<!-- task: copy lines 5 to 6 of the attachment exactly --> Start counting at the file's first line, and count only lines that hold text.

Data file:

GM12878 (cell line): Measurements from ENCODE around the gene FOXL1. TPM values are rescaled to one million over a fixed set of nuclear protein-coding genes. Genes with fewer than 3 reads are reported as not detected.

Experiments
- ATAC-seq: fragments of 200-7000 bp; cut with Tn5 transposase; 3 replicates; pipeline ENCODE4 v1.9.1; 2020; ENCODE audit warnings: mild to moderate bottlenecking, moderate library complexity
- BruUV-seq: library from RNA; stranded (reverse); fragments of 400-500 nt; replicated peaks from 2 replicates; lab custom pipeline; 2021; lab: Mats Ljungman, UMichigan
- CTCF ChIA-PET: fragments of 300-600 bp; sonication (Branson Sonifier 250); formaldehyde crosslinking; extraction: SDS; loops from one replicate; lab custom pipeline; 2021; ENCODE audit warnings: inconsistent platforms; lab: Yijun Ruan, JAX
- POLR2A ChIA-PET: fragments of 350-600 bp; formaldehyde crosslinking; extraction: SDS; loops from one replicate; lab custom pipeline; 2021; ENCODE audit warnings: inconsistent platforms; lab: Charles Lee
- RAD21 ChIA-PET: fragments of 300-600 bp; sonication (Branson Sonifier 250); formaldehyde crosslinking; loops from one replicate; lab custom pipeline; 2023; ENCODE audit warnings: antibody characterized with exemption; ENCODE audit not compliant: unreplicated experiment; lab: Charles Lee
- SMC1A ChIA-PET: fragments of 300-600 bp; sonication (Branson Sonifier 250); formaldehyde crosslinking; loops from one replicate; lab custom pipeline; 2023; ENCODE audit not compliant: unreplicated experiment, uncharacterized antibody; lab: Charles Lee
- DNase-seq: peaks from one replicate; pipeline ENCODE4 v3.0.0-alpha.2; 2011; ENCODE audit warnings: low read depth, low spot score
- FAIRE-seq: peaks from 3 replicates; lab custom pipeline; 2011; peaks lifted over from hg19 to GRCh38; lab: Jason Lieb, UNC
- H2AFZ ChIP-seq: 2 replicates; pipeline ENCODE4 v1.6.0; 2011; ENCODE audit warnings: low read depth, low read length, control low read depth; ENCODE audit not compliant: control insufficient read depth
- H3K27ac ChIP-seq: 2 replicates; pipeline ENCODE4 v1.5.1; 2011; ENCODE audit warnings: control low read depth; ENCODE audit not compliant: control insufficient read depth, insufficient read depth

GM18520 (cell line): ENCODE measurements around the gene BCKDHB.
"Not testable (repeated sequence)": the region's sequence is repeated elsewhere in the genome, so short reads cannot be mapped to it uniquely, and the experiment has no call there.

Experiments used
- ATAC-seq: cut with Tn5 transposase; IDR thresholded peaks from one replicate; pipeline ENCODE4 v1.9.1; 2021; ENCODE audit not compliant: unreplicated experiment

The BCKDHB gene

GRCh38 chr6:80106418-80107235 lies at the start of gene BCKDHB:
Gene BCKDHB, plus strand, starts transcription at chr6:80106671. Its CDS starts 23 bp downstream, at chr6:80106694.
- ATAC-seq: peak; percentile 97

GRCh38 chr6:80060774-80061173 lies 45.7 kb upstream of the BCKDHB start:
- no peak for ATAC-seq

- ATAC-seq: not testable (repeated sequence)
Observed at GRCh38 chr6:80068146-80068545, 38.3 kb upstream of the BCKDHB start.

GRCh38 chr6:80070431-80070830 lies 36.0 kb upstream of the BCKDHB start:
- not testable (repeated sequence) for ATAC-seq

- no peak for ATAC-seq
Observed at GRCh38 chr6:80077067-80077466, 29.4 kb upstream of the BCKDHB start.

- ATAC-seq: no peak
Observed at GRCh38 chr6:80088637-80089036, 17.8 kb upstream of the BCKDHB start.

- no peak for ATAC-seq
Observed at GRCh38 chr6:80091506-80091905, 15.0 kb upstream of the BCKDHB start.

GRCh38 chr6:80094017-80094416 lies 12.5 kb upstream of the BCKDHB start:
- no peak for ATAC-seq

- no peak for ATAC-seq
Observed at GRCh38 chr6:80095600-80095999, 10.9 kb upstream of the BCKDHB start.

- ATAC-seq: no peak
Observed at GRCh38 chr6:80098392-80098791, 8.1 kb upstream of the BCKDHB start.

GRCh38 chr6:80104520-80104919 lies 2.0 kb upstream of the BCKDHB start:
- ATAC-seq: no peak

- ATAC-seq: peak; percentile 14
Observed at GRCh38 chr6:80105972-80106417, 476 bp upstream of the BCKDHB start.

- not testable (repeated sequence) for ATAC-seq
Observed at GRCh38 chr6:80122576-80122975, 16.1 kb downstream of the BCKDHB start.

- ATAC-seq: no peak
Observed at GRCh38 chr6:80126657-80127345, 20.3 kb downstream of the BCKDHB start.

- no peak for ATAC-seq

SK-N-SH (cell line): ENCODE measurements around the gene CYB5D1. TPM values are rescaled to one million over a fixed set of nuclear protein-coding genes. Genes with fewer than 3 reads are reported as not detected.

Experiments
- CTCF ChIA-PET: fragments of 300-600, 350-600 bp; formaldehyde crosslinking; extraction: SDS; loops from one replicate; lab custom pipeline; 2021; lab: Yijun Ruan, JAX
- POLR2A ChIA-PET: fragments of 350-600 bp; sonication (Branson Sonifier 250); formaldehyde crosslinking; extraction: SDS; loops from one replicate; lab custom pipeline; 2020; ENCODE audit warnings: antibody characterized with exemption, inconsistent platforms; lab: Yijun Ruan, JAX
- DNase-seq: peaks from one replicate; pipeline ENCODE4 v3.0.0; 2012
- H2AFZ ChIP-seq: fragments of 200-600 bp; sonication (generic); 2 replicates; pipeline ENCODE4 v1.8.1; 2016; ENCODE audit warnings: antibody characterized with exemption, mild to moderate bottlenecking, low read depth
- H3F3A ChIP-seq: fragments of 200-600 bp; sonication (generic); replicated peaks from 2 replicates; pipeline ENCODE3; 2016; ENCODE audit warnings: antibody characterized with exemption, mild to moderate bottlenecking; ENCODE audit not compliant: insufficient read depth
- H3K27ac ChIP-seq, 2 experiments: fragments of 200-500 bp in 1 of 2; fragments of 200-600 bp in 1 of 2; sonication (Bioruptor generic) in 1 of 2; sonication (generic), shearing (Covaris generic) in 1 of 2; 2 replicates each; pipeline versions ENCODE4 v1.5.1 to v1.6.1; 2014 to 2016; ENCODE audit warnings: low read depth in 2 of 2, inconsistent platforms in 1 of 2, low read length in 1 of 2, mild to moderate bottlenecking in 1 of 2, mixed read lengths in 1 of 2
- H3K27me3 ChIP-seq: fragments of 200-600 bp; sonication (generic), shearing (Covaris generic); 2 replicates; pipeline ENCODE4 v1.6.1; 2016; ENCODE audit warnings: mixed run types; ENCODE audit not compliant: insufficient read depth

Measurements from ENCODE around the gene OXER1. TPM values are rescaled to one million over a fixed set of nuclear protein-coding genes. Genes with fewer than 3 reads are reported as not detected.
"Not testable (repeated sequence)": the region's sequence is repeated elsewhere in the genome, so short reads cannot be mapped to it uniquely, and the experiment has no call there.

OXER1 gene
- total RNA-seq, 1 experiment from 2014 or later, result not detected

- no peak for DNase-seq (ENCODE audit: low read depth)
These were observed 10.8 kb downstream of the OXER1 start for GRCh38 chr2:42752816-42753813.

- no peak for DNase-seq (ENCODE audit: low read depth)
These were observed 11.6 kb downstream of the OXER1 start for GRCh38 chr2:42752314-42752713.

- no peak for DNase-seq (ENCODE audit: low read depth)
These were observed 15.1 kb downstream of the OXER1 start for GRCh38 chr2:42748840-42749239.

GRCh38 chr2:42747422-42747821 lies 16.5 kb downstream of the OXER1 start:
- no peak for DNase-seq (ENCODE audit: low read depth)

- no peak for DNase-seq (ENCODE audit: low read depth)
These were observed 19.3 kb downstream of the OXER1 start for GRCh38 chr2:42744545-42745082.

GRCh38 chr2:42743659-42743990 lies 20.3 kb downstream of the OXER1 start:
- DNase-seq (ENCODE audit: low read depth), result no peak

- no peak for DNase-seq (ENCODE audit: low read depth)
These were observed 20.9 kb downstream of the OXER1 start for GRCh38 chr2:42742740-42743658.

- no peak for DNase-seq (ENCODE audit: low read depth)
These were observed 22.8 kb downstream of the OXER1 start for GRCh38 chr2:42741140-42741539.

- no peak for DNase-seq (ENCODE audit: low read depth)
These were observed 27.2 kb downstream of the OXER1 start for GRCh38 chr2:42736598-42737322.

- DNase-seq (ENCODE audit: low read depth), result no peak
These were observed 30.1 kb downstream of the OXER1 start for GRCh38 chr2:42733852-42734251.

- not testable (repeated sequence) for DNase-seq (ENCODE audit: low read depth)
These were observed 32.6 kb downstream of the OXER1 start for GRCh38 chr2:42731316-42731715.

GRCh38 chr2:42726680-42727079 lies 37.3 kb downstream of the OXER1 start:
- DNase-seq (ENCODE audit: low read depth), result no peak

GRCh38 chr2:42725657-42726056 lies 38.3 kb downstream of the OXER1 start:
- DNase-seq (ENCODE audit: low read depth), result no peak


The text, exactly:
- CTCF ChIA-PET: fragments of 300-600 bp; sonication (Branson Sonifier 250); formaldehyde crosslinking; extraction: SDS; loops from one replicate; lab custom pipeline; 2021; ENCODE audit warnings: inconsistent platforms; lab: Yijun Ruan, JAX
- POLR2A ChIA-PET: fragments of 350-600 bp; formaldehyde crosslinking; extraction: SDS; loops from one replicate; lab custom pipeline; 2021; ENCODE audit warnings: inconsistent platforms; lab: Charles Lee